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    While the number of people who have been murdered/executed for using he as a gender-nuetral pronoun are absolutely 0, people being murdered for simply being transgender is a very real and scary thing. Your hyperbole is outright offensive. – AGirlHasNoName Oct 12 at 0:52
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    "The bible doesn't refer to God with he/him/his because God was a man - God was supposed to be beyond that kind of concept." This is incorrect, at least in most Christian traditions that I'm aware of. God is male, even if He doesn't have a physical body aside from that of Jesus Christ. – nick012000 Oct 12 at 7:27
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    Language evolves. There's nothing inherently wrong with making up new words or new grammar if there is a (perceived) need to do so. – gerrit Oct 13 at 8:08
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    "Is it acceptable to use he when the gender of the person being referenced is not known? Yes." This may have been normal in the past, but such usage is largely considered antiquated. Language does evolve. – Gregory Currie Oct 14 at 9:16
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    @gerrit but there is plenty wrong with forcing you to use the newly made up words. – Luis Reinstate Monica Oct 14 at 9:43
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    @LuisRico We disagree there. – gerrit Oct 14 at 10:16
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    @gerrit I guess we do, but you can freely express your opinion and I can't. Not only that, I have to openly express my agreement with yours – Luis Reinstate Monica Oct 14 at 10:31
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    @AGirlHasNoName Not to diminish your point - There have been plenty of muders/executions for (and in the name of) political ideology. I would even wager that there has been a few more than those done for sexual identity. Despite what some may believe, this topic is a political one when it's enforced using force (whether that is legal force, or force of platform rules). – Jason Warner Oct 14 at 13:53
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    If you want to change it to something other than "geek" (because you find that offensive), I have no problem with that. I think many people would understand that calling someone a geek is not as offensive as calling a Jewish person a nazi, perhaps not you, though. Be aware that I am not compelling you to use any particular word, I'm not even forcing you not to use a particular word. I simply requested you not use that word out of basic human decency. – gung - Reinstate Monica Oct 14 at 14:38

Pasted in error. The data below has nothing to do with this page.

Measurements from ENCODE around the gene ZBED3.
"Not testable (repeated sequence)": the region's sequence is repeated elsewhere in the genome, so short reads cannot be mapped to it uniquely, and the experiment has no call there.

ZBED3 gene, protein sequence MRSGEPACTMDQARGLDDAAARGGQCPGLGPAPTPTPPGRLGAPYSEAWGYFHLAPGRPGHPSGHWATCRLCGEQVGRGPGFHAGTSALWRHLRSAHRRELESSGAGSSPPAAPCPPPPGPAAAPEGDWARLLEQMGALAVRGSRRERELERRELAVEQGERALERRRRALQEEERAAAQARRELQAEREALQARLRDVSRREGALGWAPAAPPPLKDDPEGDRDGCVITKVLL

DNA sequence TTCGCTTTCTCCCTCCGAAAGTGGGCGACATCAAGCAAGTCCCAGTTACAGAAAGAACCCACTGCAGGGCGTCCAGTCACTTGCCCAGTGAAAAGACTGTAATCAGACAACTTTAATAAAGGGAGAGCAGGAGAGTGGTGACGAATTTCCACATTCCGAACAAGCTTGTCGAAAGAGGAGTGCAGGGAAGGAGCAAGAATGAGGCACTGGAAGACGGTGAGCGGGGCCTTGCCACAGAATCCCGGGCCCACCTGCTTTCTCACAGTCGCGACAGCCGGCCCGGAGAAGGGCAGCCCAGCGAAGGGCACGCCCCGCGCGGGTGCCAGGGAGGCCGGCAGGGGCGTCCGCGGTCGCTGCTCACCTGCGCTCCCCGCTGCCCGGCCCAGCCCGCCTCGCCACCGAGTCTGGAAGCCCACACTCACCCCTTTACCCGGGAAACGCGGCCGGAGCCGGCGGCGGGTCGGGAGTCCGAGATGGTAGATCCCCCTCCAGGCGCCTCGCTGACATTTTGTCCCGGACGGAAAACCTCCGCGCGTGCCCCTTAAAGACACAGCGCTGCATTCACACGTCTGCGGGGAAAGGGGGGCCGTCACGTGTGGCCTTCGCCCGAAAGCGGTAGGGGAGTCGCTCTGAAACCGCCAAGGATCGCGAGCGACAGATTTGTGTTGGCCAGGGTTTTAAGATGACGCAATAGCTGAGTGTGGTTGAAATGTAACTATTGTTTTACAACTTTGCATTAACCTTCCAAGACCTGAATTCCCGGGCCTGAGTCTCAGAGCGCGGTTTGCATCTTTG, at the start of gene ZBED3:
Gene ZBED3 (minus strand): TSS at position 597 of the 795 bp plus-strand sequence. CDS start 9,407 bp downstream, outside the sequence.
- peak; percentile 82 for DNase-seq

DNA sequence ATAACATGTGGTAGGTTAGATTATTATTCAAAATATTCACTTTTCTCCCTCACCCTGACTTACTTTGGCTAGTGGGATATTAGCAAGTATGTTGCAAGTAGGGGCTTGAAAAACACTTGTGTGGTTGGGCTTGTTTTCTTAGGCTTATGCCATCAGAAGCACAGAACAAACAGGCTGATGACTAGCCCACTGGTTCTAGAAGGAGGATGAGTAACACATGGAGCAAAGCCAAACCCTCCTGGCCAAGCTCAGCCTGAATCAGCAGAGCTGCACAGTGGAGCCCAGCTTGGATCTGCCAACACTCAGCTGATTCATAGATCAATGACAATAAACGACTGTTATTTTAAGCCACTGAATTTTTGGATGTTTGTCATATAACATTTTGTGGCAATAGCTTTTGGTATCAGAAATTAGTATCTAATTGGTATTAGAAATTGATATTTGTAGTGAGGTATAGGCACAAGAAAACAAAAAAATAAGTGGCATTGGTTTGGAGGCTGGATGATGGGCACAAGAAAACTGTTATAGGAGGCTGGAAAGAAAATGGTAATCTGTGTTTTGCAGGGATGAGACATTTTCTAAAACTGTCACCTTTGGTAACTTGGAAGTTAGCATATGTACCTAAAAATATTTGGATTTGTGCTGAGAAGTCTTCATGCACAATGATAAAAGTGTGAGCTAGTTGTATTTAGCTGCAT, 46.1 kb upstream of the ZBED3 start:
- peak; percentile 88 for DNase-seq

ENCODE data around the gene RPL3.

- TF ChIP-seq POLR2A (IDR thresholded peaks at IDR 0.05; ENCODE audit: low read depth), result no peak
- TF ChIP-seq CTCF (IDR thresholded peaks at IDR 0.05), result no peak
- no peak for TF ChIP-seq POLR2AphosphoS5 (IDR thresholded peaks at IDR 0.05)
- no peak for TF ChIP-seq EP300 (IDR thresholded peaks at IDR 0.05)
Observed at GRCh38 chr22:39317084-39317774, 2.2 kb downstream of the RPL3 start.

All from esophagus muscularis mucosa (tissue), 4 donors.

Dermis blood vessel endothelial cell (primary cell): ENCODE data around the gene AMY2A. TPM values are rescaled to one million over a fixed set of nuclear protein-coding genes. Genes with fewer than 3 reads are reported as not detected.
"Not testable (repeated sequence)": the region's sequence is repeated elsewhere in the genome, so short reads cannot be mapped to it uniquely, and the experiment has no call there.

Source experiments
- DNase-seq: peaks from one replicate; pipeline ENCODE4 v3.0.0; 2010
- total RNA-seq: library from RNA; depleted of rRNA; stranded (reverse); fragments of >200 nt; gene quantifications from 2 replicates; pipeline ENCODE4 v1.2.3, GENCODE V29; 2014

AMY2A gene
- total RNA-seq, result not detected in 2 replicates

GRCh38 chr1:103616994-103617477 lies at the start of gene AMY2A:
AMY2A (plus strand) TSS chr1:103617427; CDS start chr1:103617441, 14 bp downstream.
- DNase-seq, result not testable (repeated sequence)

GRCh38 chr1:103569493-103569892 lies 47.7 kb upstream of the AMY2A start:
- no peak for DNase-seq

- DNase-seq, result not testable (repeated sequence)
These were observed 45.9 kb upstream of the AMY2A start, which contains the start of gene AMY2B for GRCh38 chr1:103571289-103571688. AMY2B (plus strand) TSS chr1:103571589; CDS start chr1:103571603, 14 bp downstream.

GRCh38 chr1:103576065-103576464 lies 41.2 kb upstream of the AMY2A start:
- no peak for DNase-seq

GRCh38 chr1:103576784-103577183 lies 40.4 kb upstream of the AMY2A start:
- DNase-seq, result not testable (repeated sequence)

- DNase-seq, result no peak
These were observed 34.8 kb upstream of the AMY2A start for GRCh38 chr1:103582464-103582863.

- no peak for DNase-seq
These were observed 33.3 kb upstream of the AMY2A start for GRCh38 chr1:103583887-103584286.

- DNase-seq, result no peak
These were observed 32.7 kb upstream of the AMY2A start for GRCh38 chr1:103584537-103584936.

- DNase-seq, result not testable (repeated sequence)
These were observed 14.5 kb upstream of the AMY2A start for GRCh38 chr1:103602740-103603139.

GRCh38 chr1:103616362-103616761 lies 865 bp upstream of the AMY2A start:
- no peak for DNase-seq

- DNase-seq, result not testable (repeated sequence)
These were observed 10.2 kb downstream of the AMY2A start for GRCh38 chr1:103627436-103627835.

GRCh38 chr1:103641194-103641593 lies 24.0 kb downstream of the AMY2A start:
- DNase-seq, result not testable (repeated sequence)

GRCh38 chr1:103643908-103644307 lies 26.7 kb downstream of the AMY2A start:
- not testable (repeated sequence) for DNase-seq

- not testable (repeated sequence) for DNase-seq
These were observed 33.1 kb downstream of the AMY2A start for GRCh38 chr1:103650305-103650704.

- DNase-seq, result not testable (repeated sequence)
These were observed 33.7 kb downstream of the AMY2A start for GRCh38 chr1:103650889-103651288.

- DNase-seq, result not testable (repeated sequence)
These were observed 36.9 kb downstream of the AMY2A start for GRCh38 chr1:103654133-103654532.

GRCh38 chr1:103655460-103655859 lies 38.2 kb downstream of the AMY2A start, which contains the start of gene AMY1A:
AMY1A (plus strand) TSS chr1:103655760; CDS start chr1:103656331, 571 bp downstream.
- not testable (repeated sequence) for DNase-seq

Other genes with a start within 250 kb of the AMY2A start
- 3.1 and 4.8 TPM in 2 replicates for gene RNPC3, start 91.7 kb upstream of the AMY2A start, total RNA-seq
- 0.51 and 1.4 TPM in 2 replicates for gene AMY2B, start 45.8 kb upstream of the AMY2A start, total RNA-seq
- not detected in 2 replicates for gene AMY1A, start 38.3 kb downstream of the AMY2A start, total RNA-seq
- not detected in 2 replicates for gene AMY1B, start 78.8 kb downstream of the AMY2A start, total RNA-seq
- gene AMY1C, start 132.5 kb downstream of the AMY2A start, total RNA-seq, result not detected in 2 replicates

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    I took it as snark. There was a good day & a half between my comment & when someone else edited your post. If you had taken the point seriously, you could have edited or commented. The fact that you didn't also provides information. – gung - Reinstate Monica Oct 14 at 16:46
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    @Leopold This answer is based on the assumption that non-binary people are ridiculous where? make unreasonable demands But... they do. There's no scientific evidence to back up non-binaryism. and are interested in changing the grammatical gender of all words rather than expressing their own gender via language But... that's exactly what they're doing. Am I missing something? – Qix Oct 25 at 12:08
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    @Qix scientific evidence: doi:10.1007/s11930-017-0111-8 and doi:10.1080/15532739.2017.1370627. Not that "here's how not to cause me life-shattering suffering" needs peer review. exactly what they're doing: Non-binary people are obviously not interested in changing the gender of words like "car" and "kitchen" in any language; they're interested in having words that fit their own gender. ridiculous: The claim that it has anything to do with words for inanimate objects, and "crazy Americans and our first world problems". – Leopold says Reinstate Monica Oct 25 at 18:55
24

Why leave? Some SE employees stated they'd be pleased with exactly that.

Sara Ownbey Chipps has retweeted

Tyranny Siren @bitandbang · 11 Std.
Reading comments on a blog post about a CoC:

If you’re against CoCs and to protest you’re leaving the community because the CoC has become more inclusive...

  1. You identified yourself as part of the problem
  2. You removed your problematic self from the community

... thank you?

Instead:

  • stop contributing completely (including flags, reviews, etc)
  • encourage other dissidents not to leave and to instead oppose unethical behavior with constructive criticism.
  • 7
    Sometimes there are better things to do in life. – user1306322 Nov 3 at 14:21